I hoped being surrounded by the children’s book, toys, bright colors, and an artificial tree house would help raise her spirits a tiny bit, if just by ambiance alone.  In cases of such emotional distress, I was sometimes drawn to tap into a more innocent, child-like frame of mind.

We sat and sipped our recently purchased, over-priced coffee-derived beverages; I couldn’t help but feel a little ridiculous.  From across the table, my best friend’s ex-girlfriend expressed it in words:

“This is a little ridiculous.”

I concurred.  “Yeah, but we had to do something.”

Jane nodded, and looked momentarily wistful.  “Thank you.”

I smiled across the table at her, finally feeling like I might be doing something right.  “Any time,” I said.

Over the course of the next few minutes we began forgetting.  We forgot how inhuman humans can be to each other.  We forgot how neither of us had really slept much.  We forgot how exhausting but relieving it can feel after a solid bout of catharsis.  And, most of all, we forgot what Neal had done less than 12 hours earlier.

But we didn’t really forget that part.  That’s not the kind of thing you ever really forget.

Neither of us was sure to what extent, but we both knew that Jane and Neal’s respective states of inebriation clouded the issue.  What was perfectly clear, however, was that Neal had perpetrated a heinous indignity against Jane.

In the early hours of the morning, still in her room, she had described to me in detail how Neal had suggested things to her, suggestions she was not comfortable with, that she politely declined.  Suggestions that weren’t really suggestions at all.

She described how he brought her a drink because “no one should be at a party without a beer in their hand.”  She described how she had followed him from the party to his bedroom and found herself kissing with him. She described how they awkwardly laid down next to each other on the floor.  Then, she described how with a slow, constant pressure, he “suggested” her slowly down toward his waist, unbuttoned his pants, and stood up, inserting himself into her mouth along the way.

Surprised and angered, she pushed herself forcefully away, against his thighs.  He immediately countered by placing both hands behind her head and pulling sharply forward.  He repeated this motion, thrusting, again, and again, and again.  She felt herself growing strangely distant, watching from outside herself as he thrust with increasing fervor.

When she finally returned to a consciousness no longer outside of herself, she was covered in his spunk.  It pervaded everything, globs of it in her mouth, on her tongue, on her teeth, her cheek, the back of her throat, her eyelid.  Seemingly in one motion, Neal slapped his member across her face, re-buttoned his pants, and said, “Thanks.  That wasn’t bad,” on his way out the door.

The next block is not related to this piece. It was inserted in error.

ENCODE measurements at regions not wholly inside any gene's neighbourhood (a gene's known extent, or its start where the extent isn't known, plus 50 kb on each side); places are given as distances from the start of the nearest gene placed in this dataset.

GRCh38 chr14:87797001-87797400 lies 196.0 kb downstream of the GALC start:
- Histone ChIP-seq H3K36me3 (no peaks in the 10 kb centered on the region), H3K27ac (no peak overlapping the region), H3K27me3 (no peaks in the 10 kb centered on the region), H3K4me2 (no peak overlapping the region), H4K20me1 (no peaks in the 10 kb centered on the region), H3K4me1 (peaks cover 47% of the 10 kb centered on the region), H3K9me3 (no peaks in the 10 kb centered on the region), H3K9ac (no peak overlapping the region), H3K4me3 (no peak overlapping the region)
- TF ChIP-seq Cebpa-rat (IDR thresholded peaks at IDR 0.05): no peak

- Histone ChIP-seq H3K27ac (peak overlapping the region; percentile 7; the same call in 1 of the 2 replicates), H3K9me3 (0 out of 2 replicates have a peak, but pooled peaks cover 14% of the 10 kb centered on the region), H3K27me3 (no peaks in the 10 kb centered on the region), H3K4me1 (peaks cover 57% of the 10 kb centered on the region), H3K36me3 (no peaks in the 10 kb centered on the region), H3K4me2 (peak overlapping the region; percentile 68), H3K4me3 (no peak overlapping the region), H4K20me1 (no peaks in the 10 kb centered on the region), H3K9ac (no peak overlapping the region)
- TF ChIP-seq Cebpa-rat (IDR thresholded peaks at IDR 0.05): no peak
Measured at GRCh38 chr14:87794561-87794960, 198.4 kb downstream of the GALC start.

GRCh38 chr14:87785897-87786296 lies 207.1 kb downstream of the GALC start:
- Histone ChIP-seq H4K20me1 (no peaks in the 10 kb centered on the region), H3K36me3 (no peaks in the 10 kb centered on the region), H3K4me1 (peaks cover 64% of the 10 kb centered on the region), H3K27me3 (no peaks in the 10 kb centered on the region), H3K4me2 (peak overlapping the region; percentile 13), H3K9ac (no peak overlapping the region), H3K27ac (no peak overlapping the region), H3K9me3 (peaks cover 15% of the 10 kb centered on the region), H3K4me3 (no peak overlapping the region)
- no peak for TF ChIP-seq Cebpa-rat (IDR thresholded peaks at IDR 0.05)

Stunned, it took her a few moments before she even thought to get up off her knees.  In a fog, she made her way from the party back to her place.  Within the hour, she had called me.

So here we were, in an empty bookstore, trying to come to terms with the reality of the situation.  She had finally calmed down enough to begin making decisions:  She did not want to tell anyone else.  She did not want to say anything to Neal.  She did not want to get a rape protocol exam.  She did not need medical attention.  She did not want to press charges.

I had trouble focusing as we discussed this.  I was acutely aware that nothing would happen to Neal as a result of this.  And Neal would do the same thing again.  And again.  And again.  And nothing would stop him until someone finally broke the silence.

But I could not break the silence today, because of Jane’s wishes.  I stood up and moved stiffly to the nearby bookshelf.  I never knew what to say.  What could I possibly wish for an individual who had endured so much pain?  With each survivor I met, I always hoped it would never happen to anyone ever again, knowing all too well that was blatantly untrue.

I returned to the table, anxious to gulp down more caffeine.  Somehow I thought this would help calm my nerves.  I opened the book I had selected, placing it between us.

Oh The Places You’ll Go, by Doctor Seuss,” I said.

For the first time in what seemed like forever, Jane smiled.

Monday, March 18, 2013

Gear Review: La Sportiva Boulder X Mid GTX

Recently, I've been on the hunt for some new footwear to add to the arsenal.  As I climb more and varied things in more and varied locations, footwear selection has become as important as the specialization in any of my other tools.  The underlying principle is that a multipurpose tool will be alright at most things but excel at none.  When high performance is demanded, specialization is required.  Consequently, I have numerous sets of footwear in my quiver--approach shoes, light boots, mountain boots, down-turned climbing shoes, flat-lasted climbing shoes, etc.  So, what gap was I looking to fill?  The criteria are below.

Boot platform
This shoe essentially needed to bridge the gap between snow and rock on summer alpine terrain.  For that reason I was interested in a boot platform for all the things a boot can do well:  hump heavy hiking loads, keep out water, have a bit of a mid- to high top to keep out snow and scree, and provide an opportunity for warmth in chillier temps.  Also, like everything else I purchase, durability matters--it needs to last.